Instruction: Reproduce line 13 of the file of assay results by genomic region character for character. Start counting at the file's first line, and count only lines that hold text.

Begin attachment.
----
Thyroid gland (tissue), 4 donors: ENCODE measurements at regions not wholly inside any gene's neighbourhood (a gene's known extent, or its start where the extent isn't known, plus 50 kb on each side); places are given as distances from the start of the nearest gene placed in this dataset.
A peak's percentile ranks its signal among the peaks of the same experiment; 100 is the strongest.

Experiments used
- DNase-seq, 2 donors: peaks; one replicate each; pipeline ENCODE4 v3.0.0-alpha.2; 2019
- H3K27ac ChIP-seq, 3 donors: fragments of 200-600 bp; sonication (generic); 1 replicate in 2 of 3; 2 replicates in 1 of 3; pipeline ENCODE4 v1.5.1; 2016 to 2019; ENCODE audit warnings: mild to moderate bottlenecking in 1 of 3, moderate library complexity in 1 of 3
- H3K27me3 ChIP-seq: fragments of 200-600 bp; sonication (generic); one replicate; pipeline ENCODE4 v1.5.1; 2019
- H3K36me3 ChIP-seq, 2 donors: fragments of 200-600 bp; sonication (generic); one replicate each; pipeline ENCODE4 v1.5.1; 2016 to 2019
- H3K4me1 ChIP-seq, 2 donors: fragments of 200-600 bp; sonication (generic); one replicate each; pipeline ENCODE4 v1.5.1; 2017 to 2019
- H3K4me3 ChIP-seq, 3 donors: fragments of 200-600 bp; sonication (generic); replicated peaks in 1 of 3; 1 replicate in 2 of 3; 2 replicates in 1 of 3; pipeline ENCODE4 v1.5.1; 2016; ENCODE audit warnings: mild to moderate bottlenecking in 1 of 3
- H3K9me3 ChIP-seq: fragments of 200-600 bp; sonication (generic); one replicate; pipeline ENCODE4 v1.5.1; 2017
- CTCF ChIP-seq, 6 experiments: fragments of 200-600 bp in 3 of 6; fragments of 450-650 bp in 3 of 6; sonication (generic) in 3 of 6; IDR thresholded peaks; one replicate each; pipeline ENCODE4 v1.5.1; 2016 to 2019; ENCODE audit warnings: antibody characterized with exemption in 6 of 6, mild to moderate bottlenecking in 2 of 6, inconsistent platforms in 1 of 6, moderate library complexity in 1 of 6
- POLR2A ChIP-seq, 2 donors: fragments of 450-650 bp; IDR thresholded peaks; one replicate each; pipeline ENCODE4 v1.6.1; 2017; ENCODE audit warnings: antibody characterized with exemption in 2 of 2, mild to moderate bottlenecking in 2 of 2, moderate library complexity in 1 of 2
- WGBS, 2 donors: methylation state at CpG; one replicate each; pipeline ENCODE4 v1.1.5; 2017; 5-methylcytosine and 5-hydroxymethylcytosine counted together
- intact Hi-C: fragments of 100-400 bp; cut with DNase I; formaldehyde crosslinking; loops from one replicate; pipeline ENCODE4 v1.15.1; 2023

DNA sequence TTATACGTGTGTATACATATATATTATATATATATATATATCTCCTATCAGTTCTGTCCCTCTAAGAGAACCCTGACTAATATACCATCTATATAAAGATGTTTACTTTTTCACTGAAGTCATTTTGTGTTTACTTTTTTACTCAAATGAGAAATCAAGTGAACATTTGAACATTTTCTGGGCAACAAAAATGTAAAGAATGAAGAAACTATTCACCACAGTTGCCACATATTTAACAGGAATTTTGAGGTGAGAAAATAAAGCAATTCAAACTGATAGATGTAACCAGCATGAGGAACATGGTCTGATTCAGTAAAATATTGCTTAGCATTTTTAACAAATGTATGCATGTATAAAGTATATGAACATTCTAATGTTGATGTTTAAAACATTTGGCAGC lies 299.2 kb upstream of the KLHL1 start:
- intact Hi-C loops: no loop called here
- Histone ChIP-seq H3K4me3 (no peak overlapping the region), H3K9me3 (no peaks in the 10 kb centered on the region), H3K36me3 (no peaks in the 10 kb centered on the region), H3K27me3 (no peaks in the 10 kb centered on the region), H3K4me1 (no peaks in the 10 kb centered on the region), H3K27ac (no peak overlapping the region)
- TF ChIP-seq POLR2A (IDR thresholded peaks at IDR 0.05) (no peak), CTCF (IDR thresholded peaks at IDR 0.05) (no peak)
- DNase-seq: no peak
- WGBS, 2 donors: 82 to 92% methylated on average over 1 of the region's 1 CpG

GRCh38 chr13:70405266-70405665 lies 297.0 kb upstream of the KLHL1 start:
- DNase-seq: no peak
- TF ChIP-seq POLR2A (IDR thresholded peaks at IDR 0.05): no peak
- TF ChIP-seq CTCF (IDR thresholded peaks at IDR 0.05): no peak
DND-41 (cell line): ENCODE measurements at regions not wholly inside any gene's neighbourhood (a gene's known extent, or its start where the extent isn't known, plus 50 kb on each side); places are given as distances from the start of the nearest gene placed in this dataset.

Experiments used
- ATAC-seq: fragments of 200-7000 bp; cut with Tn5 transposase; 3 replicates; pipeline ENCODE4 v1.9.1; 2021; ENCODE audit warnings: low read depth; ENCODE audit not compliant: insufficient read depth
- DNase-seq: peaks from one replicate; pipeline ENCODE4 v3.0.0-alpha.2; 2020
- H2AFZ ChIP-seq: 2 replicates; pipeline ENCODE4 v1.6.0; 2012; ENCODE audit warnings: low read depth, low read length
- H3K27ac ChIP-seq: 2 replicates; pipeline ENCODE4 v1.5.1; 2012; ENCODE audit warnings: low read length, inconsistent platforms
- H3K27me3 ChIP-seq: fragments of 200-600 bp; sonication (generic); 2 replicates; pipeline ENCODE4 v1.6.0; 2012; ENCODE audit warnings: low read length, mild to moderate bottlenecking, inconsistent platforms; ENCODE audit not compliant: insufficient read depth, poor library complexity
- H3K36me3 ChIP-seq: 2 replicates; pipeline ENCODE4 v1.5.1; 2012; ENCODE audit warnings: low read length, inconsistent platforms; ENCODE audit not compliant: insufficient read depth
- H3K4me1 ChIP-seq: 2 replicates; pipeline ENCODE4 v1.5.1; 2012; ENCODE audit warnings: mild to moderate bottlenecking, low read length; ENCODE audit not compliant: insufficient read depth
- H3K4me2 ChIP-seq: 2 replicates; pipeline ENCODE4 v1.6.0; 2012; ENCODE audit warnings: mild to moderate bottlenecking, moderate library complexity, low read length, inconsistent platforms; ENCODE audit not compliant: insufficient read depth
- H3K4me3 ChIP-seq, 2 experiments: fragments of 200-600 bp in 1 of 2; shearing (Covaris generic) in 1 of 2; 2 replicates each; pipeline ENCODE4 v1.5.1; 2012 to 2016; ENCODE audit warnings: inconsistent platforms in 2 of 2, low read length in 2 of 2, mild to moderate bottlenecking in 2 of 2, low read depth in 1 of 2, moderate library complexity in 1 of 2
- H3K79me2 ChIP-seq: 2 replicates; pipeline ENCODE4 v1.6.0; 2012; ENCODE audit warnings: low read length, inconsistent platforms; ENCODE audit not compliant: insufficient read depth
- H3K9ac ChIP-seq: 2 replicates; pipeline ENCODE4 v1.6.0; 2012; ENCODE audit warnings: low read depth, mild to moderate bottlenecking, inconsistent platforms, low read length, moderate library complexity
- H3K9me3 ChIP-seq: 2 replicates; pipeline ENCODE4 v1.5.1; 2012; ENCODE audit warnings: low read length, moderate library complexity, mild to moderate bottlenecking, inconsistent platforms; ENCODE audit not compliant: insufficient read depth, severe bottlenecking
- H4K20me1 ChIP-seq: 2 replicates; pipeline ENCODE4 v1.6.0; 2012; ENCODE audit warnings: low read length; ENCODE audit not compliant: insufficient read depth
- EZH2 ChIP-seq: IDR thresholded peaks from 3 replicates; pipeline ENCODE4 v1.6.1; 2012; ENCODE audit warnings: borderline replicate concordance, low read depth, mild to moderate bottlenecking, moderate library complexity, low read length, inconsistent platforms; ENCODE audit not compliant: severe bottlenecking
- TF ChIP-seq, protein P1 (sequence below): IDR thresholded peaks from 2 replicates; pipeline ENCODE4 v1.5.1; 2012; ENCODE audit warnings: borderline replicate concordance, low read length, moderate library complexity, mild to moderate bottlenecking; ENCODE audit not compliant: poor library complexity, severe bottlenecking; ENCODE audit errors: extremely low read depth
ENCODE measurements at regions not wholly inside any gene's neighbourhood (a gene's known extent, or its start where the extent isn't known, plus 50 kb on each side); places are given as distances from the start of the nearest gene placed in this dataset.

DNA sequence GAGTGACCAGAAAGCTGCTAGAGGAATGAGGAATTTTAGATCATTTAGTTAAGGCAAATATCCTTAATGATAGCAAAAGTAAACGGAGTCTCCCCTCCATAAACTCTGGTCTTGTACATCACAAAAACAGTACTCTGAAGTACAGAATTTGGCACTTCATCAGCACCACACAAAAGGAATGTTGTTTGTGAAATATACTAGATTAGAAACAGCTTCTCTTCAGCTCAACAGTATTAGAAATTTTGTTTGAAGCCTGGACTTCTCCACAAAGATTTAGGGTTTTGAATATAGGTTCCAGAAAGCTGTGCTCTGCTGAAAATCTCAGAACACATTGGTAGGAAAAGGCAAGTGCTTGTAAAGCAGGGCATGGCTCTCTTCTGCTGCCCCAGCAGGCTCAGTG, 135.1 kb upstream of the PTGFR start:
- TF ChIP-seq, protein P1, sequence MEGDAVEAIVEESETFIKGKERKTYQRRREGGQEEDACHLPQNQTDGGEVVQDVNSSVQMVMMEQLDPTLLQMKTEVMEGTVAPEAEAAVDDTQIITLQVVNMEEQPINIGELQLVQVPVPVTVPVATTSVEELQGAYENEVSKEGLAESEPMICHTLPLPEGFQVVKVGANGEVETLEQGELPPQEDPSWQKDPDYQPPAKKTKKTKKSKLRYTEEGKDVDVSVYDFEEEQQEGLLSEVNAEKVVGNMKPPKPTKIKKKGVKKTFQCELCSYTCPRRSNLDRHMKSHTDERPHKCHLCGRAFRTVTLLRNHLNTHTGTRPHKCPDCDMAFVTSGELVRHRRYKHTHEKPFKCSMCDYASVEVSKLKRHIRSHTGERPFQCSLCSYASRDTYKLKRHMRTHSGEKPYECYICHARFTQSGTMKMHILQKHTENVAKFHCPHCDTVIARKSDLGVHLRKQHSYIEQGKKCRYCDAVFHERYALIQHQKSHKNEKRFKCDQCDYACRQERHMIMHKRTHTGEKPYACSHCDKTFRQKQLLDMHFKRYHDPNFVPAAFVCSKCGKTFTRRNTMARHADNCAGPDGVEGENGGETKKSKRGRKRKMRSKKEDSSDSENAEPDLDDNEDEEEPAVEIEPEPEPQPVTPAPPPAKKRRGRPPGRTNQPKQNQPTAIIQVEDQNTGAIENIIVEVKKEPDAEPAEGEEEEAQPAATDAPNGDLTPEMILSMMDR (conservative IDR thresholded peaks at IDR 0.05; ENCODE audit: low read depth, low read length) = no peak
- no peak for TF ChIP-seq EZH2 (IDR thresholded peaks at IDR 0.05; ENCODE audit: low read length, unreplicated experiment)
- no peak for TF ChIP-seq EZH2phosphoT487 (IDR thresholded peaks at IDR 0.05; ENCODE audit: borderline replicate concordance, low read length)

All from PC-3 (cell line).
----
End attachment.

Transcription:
- WGBS, 2 donors: methylation state at CpG; one replicate each; pipeline ENCODE4 v1.1.5; 2017; 5-methylcytosine and 5-hydroxymethylcytosine counted together